Look upon my works ye mighty (Ozymandias) and know that I built it. I know how to rebuild it and if you want that information you have to come to the temple of knowledge and pay…

There are no bad ideas. It is something I learned as an elementary school teacher. You cannot effectively encourage creativity and problem solving if you act as though there are bad ideas. Or worse beyond acting actually behave as though there are bad ideas.

Bad ideas are not possible. There are buckets to consider, wrong time, requires resources we don’t have right now and so on. That is why you build out the IGKT system Parking lot. The better you get at brainstorming and parking lot meetings the more buy in your organization will get.

Creating an inclusive knowledge environment takes more however than just having brain storming sessions and a good parking lot infrastructure. There are two components to consider the first is the overall management goal of inter-generational knowledge transfer. Some drive towards an expert system. Expert systems are wonderful but hard to convert to an inclusive information gathering system. Expert systems are built around the knowledge in an expert’s head. Experts are encouraged to provide answers to specific problems. This traditional model is often the reality of consulting. Experts brought in to solve problems based on knowledge they have. That knowledge is required all the time by the consulting customer so it leaves with the consultant. Consulting companies often then create internal knowledge stores of information so they can recreate and solve problems quickly. However, this is where the expert culture often breaks down. I chased IP from smart people for 5 years in a past life. No matter how you approach the problem it exists. Hence this blog and my sharing openly of ideas. I got tired of the reality of consulting knowledge hoarding.

Inclusive systems don’t function with knowledge hoarders. They cause the system to break down by sending around Locked PDF files with their nuggets. They seldom submit concepts to the overall knowledge management system and they don’t participate in open Brain storming sessions. They are the exhausted high priests of the expert culture. We go to them when we can’t solve the problem any other way.

Back to the point does your organization drive towards an expert culture? The second problem is the reality of the technology. As we move to the information age (we are not there yet and have a while to go before we will be there). There is a growing amount of data. The reality of CPS (Cyber Physical Systems) which is the commercial IoT, or IIoT expanded to include the broader realities of integration and management as components of the things hosted in the internet. Those many sensors, devices and reporting systems generate 110 zB (Zettabytes) of information every year. The rise of data analytics comes out of the generated data that organizations need to quickly grab, shake and if no longer viable discard.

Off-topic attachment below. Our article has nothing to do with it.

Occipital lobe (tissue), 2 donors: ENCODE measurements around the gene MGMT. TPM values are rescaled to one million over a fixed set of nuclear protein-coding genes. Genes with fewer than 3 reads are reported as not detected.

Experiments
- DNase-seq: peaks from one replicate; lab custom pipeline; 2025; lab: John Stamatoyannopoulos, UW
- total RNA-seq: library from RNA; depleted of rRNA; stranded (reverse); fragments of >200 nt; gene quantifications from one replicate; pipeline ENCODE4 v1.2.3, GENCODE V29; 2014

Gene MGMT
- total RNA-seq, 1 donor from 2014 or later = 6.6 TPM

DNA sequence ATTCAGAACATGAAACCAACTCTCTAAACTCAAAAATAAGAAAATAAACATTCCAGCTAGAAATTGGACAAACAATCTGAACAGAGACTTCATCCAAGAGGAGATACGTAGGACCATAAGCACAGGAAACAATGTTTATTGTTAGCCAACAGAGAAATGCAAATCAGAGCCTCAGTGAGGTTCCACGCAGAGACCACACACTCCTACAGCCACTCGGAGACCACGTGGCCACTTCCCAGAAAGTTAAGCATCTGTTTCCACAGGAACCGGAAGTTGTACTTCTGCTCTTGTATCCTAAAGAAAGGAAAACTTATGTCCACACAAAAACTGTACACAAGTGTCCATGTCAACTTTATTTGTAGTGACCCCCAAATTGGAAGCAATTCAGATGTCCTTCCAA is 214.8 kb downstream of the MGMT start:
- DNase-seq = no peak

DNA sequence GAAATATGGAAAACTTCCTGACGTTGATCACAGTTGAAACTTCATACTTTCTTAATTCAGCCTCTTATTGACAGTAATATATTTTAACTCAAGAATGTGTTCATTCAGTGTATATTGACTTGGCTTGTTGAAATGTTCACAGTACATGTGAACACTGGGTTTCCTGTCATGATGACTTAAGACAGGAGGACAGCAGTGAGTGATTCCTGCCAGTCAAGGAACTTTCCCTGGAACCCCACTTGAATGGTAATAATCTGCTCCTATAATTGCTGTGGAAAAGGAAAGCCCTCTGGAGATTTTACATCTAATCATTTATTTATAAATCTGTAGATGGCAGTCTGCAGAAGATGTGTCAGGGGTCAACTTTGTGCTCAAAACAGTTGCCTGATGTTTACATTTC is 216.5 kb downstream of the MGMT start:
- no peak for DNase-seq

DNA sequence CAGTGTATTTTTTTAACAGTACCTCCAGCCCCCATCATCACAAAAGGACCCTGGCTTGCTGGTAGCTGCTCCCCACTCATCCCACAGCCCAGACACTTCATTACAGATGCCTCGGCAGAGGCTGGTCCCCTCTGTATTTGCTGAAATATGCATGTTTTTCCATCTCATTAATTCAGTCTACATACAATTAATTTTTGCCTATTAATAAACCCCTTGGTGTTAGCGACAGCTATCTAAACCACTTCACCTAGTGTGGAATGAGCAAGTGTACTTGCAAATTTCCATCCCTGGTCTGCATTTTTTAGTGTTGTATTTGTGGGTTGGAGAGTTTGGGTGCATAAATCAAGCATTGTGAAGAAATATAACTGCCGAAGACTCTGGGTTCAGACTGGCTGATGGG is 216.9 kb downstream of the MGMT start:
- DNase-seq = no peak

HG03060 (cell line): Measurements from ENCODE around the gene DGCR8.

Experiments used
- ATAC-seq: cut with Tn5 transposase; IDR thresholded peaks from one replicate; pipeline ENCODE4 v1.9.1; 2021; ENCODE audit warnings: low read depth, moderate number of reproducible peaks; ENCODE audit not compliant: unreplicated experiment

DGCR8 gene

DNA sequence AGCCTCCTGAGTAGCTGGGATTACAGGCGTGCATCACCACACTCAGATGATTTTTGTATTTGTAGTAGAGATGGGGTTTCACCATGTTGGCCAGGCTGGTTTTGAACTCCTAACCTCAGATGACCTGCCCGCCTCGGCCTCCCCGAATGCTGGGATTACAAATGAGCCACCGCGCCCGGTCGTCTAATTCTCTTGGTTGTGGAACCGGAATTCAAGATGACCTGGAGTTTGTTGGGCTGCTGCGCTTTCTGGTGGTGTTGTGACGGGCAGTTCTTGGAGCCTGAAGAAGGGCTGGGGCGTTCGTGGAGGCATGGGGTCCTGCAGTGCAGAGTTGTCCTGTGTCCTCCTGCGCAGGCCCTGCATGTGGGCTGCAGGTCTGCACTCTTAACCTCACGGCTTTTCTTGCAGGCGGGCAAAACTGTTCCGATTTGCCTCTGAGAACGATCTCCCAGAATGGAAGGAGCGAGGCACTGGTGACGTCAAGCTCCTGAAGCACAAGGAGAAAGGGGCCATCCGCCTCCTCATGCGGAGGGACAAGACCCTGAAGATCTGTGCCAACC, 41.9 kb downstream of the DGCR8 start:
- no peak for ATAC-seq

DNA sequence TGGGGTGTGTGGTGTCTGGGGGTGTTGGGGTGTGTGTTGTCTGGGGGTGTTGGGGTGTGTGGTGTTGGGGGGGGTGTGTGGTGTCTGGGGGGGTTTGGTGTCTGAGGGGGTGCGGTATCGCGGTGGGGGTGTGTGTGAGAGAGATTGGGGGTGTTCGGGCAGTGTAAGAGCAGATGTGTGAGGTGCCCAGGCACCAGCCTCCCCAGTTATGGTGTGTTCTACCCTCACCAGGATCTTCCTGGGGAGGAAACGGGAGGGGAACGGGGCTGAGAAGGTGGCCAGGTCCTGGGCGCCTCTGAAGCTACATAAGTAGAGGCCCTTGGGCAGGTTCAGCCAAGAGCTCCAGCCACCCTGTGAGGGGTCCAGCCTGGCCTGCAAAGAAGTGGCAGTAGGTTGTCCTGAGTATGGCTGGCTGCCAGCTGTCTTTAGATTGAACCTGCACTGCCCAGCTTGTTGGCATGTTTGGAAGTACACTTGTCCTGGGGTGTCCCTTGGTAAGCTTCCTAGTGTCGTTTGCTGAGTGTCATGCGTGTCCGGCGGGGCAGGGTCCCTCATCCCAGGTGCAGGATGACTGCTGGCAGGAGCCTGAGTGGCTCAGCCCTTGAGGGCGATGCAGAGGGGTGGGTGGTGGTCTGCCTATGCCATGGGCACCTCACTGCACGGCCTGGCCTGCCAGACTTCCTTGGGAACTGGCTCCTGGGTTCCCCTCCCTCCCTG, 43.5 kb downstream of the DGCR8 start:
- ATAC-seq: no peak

So the things that impact your inclusive system are the technology you need and the reality of organization culture. This doesn’t even consider the reality of language barriers; which translation programs are knocking down very quickly. What once was the great limiter of sharing (translation) isn’t as relevant now as it was. It continues to grow less and less relevant. Cultural differences are a critical component of an inclusive inter-generational knowledge transfer system. Culture, like the other factors should never be considered a part of measuring inbound knowledge. It should also be considering as a critical part of building a repository using the DLM© model. If someone says in my culture we like to submit information orally, then your inter-generational knowledge transfer system needs a podcast element. That way the cultural desire to submit information that is spoken can be supported.

My culture (personal) likes to submit information via blogs. Creating an easily consumed blogging system that supports external blogs as well as considers both the personal and professional aspects of blogs would be of value.

Many cultures. Many types of people. All of them building a new world by sharing information. The organizational cultural blockers are the people that see things as well, the way they are. I am going to throw that idea into my blog parking lot. I will be discussing it later as part of this series but for now I am going to close this up for today.

(my law of information – every time I have to stop and reach out for the expert is time I will never get back)!

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Inventor DLM© and The Edison Scale©